Last September, NASA carried out a groundbreaking test aimed at deflecting an asteroid off its projected course. The good news is that follow-up studies examining the asteroid’s new trajectory have shown that our planet is now better equipped to defend itself from the potential catastrophic impact of asteroids.

Five new scientific studies published in the prestigious journal Nature have reported that NASA’s Double Asteroid Redirection Test (DART) was a resounding success. The test significantly altered the orbit of the asteroid Dimorphos, paving the way for more effective defense strategies against potentially dangerous asteroids hurtling towards our planet.

Thanks to NASA’s pioneering research and the hard work of scientists around the world, we can rest assured that we are better prepared than ever before to face the threat of asteroids and other potential hazards from space. This is a testament to the power of human ingenuity and our ability to rise to the challenges of our time.

Although it may not have been as dramatic as the plot of the Hollywood blockbuster Armageddon, the success of the Double Asteroid Redirection Test (DART) marks a major milestone in the fight against potential asteroid impacts. By using a satellite to slam into an asteroid and alter its course, scientists have proven that they have the tools and knowledge to protect our planet from the potentially devastating effects of such collisions.

This groundbreaking technique may even be useful in the future if a massive asteroid is on a collision course with Earth, as scientists could use the same approach to divert its path and prevent a catastrophic impact. With the success of the DART test, we can be reassured that our planet is now better equipped to handle the challenges of space and to safeguard the well-being of all life on Earth.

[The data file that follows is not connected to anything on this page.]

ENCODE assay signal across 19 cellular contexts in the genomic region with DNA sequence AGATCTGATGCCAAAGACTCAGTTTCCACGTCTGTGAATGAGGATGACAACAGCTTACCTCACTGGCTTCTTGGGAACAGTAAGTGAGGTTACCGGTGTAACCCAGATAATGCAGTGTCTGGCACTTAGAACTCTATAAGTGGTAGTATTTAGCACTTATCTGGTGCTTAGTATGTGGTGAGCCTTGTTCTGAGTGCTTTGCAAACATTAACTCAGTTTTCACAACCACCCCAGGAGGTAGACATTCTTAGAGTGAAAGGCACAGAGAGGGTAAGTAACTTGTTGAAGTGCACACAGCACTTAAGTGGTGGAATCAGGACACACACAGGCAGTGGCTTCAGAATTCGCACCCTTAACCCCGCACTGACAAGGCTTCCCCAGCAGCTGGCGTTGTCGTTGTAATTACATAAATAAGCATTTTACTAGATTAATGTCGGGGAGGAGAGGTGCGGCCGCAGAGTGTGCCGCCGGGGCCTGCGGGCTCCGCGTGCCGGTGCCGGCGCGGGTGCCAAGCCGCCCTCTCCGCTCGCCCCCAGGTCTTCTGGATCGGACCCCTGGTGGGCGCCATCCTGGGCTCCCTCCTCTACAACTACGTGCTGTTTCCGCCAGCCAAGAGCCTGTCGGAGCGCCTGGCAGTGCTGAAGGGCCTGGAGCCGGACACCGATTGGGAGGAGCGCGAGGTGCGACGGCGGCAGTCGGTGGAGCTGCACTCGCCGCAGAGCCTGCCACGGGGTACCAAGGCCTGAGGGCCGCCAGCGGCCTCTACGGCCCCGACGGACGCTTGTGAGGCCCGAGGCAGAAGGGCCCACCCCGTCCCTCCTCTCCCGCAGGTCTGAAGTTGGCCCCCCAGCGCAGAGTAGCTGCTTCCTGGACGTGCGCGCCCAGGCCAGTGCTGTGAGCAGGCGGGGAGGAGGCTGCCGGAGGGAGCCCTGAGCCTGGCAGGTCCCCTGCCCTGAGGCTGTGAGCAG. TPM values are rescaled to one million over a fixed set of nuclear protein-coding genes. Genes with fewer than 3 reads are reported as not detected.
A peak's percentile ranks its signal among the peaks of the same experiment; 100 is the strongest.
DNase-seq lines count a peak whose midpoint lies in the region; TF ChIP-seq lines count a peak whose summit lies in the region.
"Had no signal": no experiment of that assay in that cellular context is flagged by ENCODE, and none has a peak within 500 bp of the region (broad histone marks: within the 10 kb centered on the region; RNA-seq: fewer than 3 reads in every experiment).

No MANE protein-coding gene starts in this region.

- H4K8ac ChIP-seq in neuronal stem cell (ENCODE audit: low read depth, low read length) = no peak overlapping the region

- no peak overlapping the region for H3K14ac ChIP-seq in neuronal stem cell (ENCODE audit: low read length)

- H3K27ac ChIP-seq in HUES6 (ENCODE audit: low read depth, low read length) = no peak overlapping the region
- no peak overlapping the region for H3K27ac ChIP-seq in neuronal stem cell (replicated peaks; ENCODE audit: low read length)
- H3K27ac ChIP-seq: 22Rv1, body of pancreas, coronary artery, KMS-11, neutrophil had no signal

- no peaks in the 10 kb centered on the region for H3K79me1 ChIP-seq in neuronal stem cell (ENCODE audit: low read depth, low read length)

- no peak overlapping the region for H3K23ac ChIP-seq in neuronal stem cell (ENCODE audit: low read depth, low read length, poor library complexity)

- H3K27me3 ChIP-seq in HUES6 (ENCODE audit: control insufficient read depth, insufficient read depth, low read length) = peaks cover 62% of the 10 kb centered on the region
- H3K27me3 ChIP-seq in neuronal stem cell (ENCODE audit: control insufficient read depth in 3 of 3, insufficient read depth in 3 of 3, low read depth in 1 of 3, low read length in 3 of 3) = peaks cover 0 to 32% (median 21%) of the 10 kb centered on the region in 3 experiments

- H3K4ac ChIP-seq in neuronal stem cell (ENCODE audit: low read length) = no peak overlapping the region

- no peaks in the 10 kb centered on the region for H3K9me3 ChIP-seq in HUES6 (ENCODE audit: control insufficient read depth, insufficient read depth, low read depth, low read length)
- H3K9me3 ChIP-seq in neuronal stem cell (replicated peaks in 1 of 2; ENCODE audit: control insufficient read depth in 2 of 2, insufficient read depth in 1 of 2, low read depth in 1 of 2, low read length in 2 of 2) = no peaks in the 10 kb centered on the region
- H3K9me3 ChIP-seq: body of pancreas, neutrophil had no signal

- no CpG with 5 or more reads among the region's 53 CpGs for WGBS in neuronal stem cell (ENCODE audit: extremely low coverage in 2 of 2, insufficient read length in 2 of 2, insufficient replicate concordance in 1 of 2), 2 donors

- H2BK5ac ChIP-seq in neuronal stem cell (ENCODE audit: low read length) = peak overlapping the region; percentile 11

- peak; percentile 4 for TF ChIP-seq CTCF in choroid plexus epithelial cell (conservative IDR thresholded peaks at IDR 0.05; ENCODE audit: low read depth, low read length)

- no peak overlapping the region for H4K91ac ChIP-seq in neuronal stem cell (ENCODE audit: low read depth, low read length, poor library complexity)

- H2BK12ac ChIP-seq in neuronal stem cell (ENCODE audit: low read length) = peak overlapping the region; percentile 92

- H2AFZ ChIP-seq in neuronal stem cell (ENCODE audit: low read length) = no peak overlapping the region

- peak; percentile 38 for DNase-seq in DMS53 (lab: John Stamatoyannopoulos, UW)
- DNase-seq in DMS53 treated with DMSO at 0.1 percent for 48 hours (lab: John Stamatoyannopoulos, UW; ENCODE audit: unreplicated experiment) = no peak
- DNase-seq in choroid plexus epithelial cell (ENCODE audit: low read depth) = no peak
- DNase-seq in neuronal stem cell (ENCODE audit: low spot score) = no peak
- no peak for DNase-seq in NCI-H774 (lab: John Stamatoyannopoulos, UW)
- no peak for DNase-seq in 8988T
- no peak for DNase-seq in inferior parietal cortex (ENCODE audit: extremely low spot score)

Joe Hiti from Audacy reports that NASA conducted a test in September last year to divert an asteroid’s path, which has now been deemed a success. According to five new studies published in Nature, NASA’s Double Asteroid Redirection Test (DART) mission had a significant impact on the orbital shift of the asteroid Dimorphos.

While the test was not as dramatic as portrayed in the movie Armageddon, it has now become a reality that a satellite can be used to redirect asteroids off their course. Some experts suggest that it could be used if an asteroid is on a collision course with Earth.

The impact of the DART satellite has added 33 minutes to Dimorphos’s orbit, compared to the predicted seven minutes, due to the additional momentum caused by the ejected material from the crash. Cristina Thomas, a planetary scientist at Northern Arizona University who led the study, spoke with Vice about the mission’s complexity.

“People may think of the DART mission as a fairly straightforward experiment that is similar to playing billiards in space—one solid spacecraft impacts into one solid asteroid,” Thomas said. “However, asteroids are far more complex than just a solid rock; in fact most asteroids are what we think of as rubble piles. If you hit a rubble pile with a spacecraft, a lot of material will be ejected and fly away.”

One of the studies included in the Nature publication was led by Terik Daly, who found that “the resulting change in Dimorphos’s orbit demonstrates that kinetic impactor technology is a viable technique to potentially defend Earth if necessary.” Daly, a planetary scientist at Johns Hopkins University Applied Physics Laboratory, reconstructed the entire mission to arrive at this conclusion.

The Hubble Space Telescope also observed the crash. Its published study, led by Jian-Yang Li, found that the crash has provided a “framework for understanding the fundamental mechanisms acting on asteroids disrupted by natural impact,” according to the study.

While it’s being seen as a success, the observations of the asteroid are set to continue, and Thomas shared with Vice that the mission now should include identifying asteroids that could carry a risk to Earth.

“Next, we really need to focus on finding the currently undiscovered near-Earth asteroids,” Thomas said. “We need to understand where the potentially hazardous objects are with respect to Earth so that we can know if any pose a risk to the planet. There are currently no known asteroids that pose a threat to the planet.”